When your plugin is hosted on WordPress.org, this isn’t a problem at all. But if you’re selling your own work, or hosting it on a non WPORG resource, there are other concerns. You see, if you host a plugin on WordPress.org, your plugin can’t have it’s own updater script. You have to use the default .org updater. This is just fine, except when you have an add on that you want to be pay-only. Then what?

Take a look at Easy Digital Downloads. You can get the main plugin from WordPress.org, and if you buy add ons from their site, they get magical updates too! How did they do that? They put an updater script in the main plugin which is then called by the paid extensions. You can even use their Software Licensing add ons to run your own updates on your server! If you want to sell on their site, they’ll help you take care of that too.

Todd Lahman also has an WooCommerce API manager, so if you’re using WooThemes, you’ve got that covered too.

Success on a mountain top

Speaking of self hosting, if you’re hosting your own code on Github, then you want to use Andy’s Github Updater. While it’s not allowed on .org (sorry Andy), this will let you push updates from your GitHub or Bitbucket hosted WordPress plugins and themes.

My buddy Norcross has his own free updater for you as well.

You can also look at services like Auto Hosted or WP Updates, both of which promise to make it even easier and faster for you.

Jeremy Clarke has a automatic theme/plugin updater as well if you still want to be self hosted.

If you’re using ThemeForest, there’s the Envato WordPress Toolkit, which your users (not you) will need to install on their sites to get updates. I don’t know if there’s a way to include an updater in your packaged theme or plugin, but that toolkit needs to be all over the place for users. That it’s not brings all the issues you see with their products being out of date.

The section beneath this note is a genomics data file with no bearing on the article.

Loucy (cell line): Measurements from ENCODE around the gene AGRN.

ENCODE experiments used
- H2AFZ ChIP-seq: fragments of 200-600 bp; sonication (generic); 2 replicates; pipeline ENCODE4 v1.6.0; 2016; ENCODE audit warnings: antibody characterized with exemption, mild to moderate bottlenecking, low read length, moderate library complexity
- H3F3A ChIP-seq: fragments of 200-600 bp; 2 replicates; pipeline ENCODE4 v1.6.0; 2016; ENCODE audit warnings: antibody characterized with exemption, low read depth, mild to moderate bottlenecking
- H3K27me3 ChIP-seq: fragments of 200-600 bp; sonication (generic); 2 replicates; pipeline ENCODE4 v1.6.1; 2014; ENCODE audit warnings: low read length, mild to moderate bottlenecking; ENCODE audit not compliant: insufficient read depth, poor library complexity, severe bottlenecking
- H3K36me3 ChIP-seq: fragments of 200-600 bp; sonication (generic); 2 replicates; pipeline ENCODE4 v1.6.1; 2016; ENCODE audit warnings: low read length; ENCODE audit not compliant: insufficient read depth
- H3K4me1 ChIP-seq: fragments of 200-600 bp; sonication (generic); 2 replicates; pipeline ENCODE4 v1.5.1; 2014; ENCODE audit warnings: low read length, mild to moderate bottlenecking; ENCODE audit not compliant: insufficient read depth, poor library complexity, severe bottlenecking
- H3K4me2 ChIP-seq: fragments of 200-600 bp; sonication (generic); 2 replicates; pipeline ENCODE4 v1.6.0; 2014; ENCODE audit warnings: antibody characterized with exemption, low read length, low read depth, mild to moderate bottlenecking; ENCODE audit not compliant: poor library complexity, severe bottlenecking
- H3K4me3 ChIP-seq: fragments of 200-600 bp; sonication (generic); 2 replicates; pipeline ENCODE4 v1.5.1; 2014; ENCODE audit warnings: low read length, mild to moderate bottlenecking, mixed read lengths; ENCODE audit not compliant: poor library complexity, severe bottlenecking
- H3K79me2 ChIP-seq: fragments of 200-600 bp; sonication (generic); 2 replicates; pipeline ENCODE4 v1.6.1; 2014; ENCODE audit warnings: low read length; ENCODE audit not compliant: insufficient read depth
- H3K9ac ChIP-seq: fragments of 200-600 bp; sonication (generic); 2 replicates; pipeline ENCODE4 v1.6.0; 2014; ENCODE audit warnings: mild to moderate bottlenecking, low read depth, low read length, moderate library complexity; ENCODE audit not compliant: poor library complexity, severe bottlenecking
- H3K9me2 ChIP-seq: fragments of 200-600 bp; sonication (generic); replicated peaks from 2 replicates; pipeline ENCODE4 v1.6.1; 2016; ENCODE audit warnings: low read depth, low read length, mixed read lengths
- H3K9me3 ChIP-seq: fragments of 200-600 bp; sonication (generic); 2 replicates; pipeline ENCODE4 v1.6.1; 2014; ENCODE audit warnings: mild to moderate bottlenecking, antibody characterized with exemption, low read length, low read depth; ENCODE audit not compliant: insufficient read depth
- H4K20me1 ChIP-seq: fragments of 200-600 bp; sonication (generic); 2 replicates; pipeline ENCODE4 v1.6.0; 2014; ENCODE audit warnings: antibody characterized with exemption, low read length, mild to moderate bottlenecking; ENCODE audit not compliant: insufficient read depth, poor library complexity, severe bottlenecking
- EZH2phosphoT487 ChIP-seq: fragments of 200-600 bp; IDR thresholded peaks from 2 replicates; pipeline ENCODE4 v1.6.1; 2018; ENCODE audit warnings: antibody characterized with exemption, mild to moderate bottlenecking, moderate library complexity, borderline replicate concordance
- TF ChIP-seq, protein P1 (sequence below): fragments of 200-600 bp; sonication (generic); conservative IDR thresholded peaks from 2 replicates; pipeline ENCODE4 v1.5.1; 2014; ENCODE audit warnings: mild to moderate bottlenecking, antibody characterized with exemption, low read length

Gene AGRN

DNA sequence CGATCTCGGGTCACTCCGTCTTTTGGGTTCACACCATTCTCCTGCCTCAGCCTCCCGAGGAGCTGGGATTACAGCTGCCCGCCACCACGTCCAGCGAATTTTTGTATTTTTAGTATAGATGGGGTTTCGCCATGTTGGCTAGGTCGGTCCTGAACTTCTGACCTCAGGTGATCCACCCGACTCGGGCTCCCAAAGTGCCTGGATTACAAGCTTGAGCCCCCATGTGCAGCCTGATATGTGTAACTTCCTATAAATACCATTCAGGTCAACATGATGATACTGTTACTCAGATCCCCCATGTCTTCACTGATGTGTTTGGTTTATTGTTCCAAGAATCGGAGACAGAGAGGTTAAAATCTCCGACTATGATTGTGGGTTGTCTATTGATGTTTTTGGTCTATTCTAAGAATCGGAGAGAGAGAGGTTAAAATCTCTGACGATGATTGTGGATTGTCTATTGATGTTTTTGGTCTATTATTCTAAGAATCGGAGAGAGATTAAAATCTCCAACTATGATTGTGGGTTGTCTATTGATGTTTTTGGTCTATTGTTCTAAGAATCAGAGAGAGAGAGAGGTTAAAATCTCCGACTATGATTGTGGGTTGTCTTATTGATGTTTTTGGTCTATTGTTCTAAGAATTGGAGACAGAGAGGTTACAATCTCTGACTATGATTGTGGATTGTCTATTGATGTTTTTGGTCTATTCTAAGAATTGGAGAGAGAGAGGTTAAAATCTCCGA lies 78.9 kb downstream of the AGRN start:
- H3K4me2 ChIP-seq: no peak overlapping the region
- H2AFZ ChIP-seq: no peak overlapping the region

There are hundreds of other ways around this. And really, there’s no excuse to not keep your plugins and themes up to date, no matter where they live. Keep those users updated and make it easy for them to do it! What resources do you use when self-hosting a plugin or theme, to keep it on the up and up, and keep everyone updates?

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Comments

  1. Hey Mika,

    Personally, I use EDD with the Software Licensing extension for my premium plugin. It’s great! I highly recommend it to anyone selling through their own site.

    I also work for Envato now, so can provide some further information on that front too. The Envato WordPress Toolkit you linked to only works for themes (sold via ThemeForest), but Kaspars Dambis wrote a library to extend this to work with plugins (sold via CodeCanyon). We’re likely to add something similar to the toolkit itself sometime soon.

    There is a separate library that authors can include in their themes. There’s no solution for plugins yet. We’re looking at consolidating this with toolkit itself, so it can either be downloaded by the user or included in a theme (and plugins in future), but we haven’t finalised the plan yet.

    We’re also looking at ways to updates to every user.

    • @Stephen Cronin: Awesome news, Stephan! I really do believe in you guys and I know you’ll get it sorted out 🙂 Having the ability to update themes and plugins in WordPress admin is one of the many reasons it’s so popular and well used, I feel.

      Including it in themes and plugins (and IMO making it mandatory) would go a long way to helping both the public image AND security of the plugins and themes on your site!

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